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Samsung: how to turn a fault into a fiasco

By Caroline Middleton Gordon2 November, 2016

Samsung Electronics’ botched recall, re-release and then permanent cancellation of the Galaxy Note 7 has slashed almost £20 billion from its market value, according to experts.

The firm’s financial future now depends on whether consumers associate the failure of this device with the whole Galaxy brand or indeed the entire Samsung brand.

The Galaxy Note 7 launched in August 2016 with much fanfare. After the first incident of a device self-combusting became public knowledge, it was only five weeks before Samsung felt confident enough to resume sales of the Note 7, with the overheating issue apparently solved.

Experts believe this speed to market is the primary reason for the catastrophe.

Samsung’s engineers had never been able to recreate the fault when testing the Note 7 in their labs. Replacing the battery with a new battery from a different supplier was thought to have resolved the issue but this clearly was not the case.

Being first to market should never have been allowed to override a flaw in the product so serious that it put consumers at risk.

Samsung rushed a new product out to consumers without properly understanding what really caused the fault. The company appears to have been too focused on its competitors (Apple and Google) rather than the fundamentals of product design and operation.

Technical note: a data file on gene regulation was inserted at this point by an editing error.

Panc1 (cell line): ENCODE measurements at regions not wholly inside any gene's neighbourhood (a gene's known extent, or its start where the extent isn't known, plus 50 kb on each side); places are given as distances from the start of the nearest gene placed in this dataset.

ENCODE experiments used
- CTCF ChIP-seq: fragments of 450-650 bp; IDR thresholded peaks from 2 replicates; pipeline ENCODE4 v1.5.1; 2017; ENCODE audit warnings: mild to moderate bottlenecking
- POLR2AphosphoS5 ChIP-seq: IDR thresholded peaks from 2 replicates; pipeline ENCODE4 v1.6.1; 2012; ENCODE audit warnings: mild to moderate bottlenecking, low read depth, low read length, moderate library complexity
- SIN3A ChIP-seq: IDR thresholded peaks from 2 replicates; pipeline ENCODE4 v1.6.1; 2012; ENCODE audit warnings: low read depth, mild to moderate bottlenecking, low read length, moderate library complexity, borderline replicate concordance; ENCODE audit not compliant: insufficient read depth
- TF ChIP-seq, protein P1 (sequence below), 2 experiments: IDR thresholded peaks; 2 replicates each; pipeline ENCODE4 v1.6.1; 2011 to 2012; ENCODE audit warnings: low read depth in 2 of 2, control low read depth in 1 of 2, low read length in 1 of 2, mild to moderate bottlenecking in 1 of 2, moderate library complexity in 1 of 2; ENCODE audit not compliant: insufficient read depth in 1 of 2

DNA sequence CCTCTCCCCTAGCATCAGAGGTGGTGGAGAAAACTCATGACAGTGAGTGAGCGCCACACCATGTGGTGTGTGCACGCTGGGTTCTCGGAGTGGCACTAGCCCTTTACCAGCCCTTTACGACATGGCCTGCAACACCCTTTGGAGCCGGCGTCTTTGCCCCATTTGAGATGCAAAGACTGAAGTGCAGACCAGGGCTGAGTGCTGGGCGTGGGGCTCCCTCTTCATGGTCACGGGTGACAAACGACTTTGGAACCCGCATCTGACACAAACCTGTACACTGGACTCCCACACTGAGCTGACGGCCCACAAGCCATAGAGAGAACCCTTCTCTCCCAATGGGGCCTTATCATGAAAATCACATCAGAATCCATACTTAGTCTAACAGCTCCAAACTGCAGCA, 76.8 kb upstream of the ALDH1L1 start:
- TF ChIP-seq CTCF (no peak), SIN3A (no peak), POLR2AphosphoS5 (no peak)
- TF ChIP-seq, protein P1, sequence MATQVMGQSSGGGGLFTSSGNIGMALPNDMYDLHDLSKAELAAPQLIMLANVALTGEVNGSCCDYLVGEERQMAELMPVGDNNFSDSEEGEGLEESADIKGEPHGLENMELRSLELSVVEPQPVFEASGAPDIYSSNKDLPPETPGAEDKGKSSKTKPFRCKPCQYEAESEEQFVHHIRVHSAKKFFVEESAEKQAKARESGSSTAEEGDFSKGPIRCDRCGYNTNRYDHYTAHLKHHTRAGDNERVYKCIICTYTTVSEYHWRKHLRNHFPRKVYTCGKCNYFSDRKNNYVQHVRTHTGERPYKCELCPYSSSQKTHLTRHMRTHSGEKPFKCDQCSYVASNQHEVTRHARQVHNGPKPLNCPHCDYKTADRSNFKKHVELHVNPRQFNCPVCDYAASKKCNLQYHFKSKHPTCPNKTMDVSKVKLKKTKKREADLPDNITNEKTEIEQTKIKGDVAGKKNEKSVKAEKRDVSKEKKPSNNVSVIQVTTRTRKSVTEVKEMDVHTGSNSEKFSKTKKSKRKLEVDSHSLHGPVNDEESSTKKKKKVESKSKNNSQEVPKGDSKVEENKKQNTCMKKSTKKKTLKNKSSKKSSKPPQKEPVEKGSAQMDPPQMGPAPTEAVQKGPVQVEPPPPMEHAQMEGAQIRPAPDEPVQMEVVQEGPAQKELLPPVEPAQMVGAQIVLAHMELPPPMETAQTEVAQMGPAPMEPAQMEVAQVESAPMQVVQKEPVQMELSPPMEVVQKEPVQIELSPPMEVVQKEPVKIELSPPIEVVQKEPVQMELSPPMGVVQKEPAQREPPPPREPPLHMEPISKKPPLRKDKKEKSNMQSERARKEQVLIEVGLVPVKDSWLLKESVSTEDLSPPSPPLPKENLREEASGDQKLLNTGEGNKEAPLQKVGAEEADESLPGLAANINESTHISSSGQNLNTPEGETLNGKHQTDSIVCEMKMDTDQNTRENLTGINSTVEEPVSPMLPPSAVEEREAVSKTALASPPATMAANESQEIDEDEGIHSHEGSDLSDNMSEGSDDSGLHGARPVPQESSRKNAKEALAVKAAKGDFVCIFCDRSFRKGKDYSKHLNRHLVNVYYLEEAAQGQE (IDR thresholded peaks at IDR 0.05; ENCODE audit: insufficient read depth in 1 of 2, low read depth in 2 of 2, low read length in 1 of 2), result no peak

Being first to market should never have been allowed to override a flaw in the product so serious that it put consumers at risk.

Samsung’s external communications were initially poor – the first public statement referred to the need to conduct additional “product quality” tests but made no mention of safety.

In addition, it failed to communicate effectively with the US civil aviation authority when safety concerns first emerged and with network providers such as AT&T, who had agreed a distribution deal with Samsung.

Can Samsung repair the damage to its reputation? I would argue that yes, it can, as long as it now follows best practice.

Refund options for consumers must exceed their expectations – not just quibble-free exchanges for other Samsung products but also full cash refunds, provided quickly and easily, and refunds for phone accessories.

Samsung must investigate all other devices to ensure the same fault is not a possibility in any other product and must offer full support – and extra funding – to its R&D teams as they work through any issues of concern.

Samsung’s communications must now be transparent, pro-active and fully-informed. It must not only put customer safety first but must go above and beyond in terms of compensating customers for the inconvenience caused to them.

The next few months are crucial. Samsung faces a huge task in ensuring that customers’ needs are met and exceeded.

If handled properly, the end result should be that customers maintain their high opinion of Samsung.

In addition, it must work hard to rebuild relationships with network providers and the civil aviation authorities.

The firm has the advantage of being pioneering in its use of technology and of having built a reputation for excellence over many years across its product range. Samsung can survive, but it must not take its customers for granted again.